Just look at every single other project the government works on. They always choose the "cheapest" that ends up having a caveat that costs them 2-5 times the amount planned.
  • Has Mr. Quigley has any experience with Australian Union operations. Doesn't sound like it and I think he is in for a bit of a shock. The Unions will out-maneuver, surround and eat him for dinner. If he thinks these technicians will work for slave wages tell him he's dreaming.
  • Nor should they work for slave wages... but nor should their corporate bosses expect to fleece NBNCo, pay their workforce SFA, to line their own and their shareholders pockets.

    Surely you'd agree as on who talking about "snouts in troughs only yesterday...!
  • I have long said to those who want to listen is that NBNCo should issue out a rates book and see who is willing to work for those rates.
    This way those who are willing to work for the rates will just get work orders instead of wasting time and money having to bid on tenders for a region. It speeds up the process.
    If NBNCo had unrealistic budgets and rates then they will soon know it when no one signs up for them.
    For those who do sign up you build into their contract a mechanism for the business to continue on the rates card yearly that they need to reduce some cost and show some savings to NBNCo.
  • connected1963,

    It's not a matter of "If NBNCo had unrealistic budgets and rates" It's obvious, the foolowing may interest you.


    The annual report is a mere bagatelle. We need to take the commitment of spending $50 billing tax payers' funds very seriously in our national interest, simply because the NBN supremo's ring of confidence was shot to pieces by Chris Uhlmann on 7.30 report last evening, culminating with repetitive nonsense.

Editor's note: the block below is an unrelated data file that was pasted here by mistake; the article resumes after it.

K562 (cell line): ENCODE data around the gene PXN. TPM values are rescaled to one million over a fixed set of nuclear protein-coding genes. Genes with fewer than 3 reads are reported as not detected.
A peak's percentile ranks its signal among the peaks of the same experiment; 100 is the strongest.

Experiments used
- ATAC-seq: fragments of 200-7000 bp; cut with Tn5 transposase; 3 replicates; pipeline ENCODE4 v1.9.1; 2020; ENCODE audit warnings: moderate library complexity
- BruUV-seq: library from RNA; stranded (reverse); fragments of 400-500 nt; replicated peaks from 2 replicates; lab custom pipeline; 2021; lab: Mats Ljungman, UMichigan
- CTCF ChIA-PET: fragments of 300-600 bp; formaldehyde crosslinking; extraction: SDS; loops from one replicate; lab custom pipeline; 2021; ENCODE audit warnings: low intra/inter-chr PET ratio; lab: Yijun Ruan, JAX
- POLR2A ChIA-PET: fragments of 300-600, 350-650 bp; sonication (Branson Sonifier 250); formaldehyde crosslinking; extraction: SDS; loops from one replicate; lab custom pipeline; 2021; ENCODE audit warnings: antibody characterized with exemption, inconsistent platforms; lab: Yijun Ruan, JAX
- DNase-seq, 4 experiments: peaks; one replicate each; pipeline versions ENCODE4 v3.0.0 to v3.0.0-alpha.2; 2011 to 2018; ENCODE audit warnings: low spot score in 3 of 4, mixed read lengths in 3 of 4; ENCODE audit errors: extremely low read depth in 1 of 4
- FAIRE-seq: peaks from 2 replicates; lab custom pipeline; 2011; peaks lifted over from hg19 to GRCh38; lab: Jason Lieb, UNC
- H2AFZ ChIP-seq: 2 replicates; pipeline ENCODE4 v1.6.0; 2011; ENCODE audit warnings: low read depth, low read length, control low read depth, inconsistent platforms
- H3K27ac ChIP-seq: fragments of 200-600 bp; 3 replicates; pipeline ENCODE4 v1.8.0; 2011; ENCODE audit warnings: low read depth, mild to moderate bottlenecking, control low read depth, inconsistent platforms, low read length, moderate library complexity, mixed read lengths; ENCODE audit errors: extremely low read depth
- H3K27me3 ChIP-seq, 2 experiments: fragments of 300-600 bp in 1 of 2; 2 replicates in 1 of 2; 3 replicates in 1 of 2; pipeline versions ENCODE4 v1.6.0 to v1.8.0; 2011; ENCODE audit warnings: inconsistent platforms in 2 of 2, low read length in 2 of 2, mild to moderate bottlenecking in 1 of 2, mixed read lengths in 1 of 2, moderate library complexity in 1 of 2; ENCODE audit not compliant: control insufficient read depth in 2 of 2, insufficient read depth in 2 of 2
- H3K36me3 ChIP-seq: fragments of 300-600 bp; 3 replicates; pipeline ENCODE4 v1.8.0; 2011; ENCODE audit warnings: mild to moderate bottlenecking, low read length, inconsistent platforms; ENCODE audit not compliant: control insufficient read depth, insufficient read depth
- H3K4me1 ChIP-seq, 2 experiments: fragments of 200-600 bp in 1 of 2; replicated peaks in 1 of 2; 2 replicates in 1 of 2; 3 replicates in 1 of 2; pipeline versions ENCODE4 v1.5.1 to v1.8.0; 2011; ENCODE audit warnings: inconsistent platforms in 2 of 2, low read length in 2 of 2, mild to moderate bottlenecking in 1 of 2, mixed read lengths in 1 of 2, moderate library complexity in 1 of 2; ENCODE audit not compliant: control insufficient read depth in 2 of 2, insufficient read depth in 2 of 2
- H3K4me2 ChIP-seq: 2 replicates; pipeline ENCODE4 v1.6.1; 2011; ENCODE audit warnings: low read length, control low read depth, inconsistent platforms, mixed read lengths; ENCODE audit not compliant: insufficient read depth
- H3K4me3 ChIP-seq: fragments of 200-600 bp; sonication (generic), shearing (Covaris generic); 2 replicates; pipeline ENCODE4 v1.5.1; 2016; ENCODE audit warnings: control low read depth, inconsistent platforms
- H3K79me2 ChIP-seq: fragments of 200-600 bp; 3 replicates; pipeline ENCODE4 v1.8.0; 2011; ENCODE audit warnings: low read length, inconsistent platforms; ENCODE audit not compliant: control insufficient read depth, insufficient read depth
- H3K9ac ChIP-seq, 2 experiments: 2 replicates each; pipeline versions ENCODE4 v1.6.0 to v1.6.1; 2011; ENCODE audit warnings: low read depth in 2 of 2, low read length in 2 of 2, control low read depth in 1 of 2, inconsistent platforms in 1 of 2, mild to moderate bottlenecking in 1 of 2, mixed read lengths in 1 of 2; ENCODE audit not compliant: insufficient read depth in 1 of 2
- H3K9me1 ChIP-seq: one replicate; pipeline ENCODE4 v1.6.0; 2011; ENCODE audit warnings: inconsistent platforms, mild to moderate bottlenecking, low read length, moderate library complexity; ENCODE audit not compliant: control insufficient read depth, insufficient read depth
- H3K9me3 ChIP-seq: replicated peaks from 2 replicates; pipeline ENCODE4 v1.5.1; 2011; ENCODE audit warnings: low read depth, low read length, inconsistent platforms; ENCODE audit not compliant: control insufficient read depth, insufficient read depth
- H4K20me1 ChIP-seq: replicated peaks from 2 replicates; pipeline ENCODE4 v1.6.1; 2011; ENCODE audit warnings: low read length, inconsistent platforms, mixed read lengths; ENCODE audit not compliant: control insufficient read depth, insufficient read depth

Here's a transcript:

    Vasso Massonic
    1 day ago "
    Vasso Massonic
    • Correction: following
      Vasso Massonic
    • What an apt faux pas for you VasMas FOOLowing, anyway,...

      Imo, while ever you baselessly keep saying $50B VasMas your credibility is 0.

      Excerpts from your very own URL...

      CHRIS UHLMANN: ..."Mike Quigley leads the company charged with the ambitious plan of building a $36 billion optical fibre network...

      CHRIS UHLMANN: "But clearly now given what's happened, it's (the NBN) going to cost you more than you expected?

      MIKE QUIGLEY: "No, I wouldn't certainly agree with that. We have not finished this process yet. And as I have said repeatedly, we are looking after the taxpayers' funds. It would be very easy for me by the way just to sign up a number of companies at costs above where I think they should be. I won't do that. {END}..

      Hear hear Mr. Quigley...
  • Seeking fixed Labor costs and actually getting fixed Labor costs are as different as night and day.
  • If you fix the costs of one part of the project, then to make more money, you have to cut costs other parts of the project - there goes the whole project's quality program - right out the door and down the drain.
    Current suppliers can't live upto the quality requirements at the moment, this is just getting sillier everday.
    • It's not silly, it's screwy. even the project total cost is conveniently evaded. No doubt they start with a big frightening number of borrowings, discount interest to future earnings, pay Telstra $12.5 billion but use the after Tax figure of $11 billion!
      Vasso Massonic
      • Well, according to you the project cost is $50B and according to you Telstra amigo $100B+...dear oh dear!
  • Keep that Tel$tra $hareholder rubbi$h coming Va$$o..

    We all know why you hate the NBN and comment, dont we $$$$$$$$$$$$$$
  • As long a people the likes of Mike Kaiser (we remember him here in Queensland) gets over 400,000 dollars a year from the NBN Co how can Mr. Quigley expect the rank and file workers to tighten their belts and let their children go hungry????
  • Oh look since Telstra last sacked a whole heap of "rank and file workers" and didn't care that "their children not only went hungry but starved (leaving them with no employment)"... Syd's grown a heart and now cares...pfft!

    Tell us about those Telstra sackings Syd?
  • Syd,

    Tokyo Rose at it again.
    Vasso Massonic
  • Wow, a senseless tirade. now for an encore
    Vasso Massonic
  • Sydney,

    What we collectively think and do will make no difference at all to the destiny of Telecommunications in this country.

    Whilst the Howard Government realised the inadequacy of its Government to fund the expansion needs for our telecommunications infrastructure, they did the right thing to privatise the sector and let economy of scale self fund the expansion needed but but failed miserably to continue with the process.

    Sadly, the current Government have taken over the baton and embarked on a costly and precarious journey to complete the job but, clearly lack the acumen, experience and funding to complete the job and all we can do is sit and watch.
    Vasso Massonic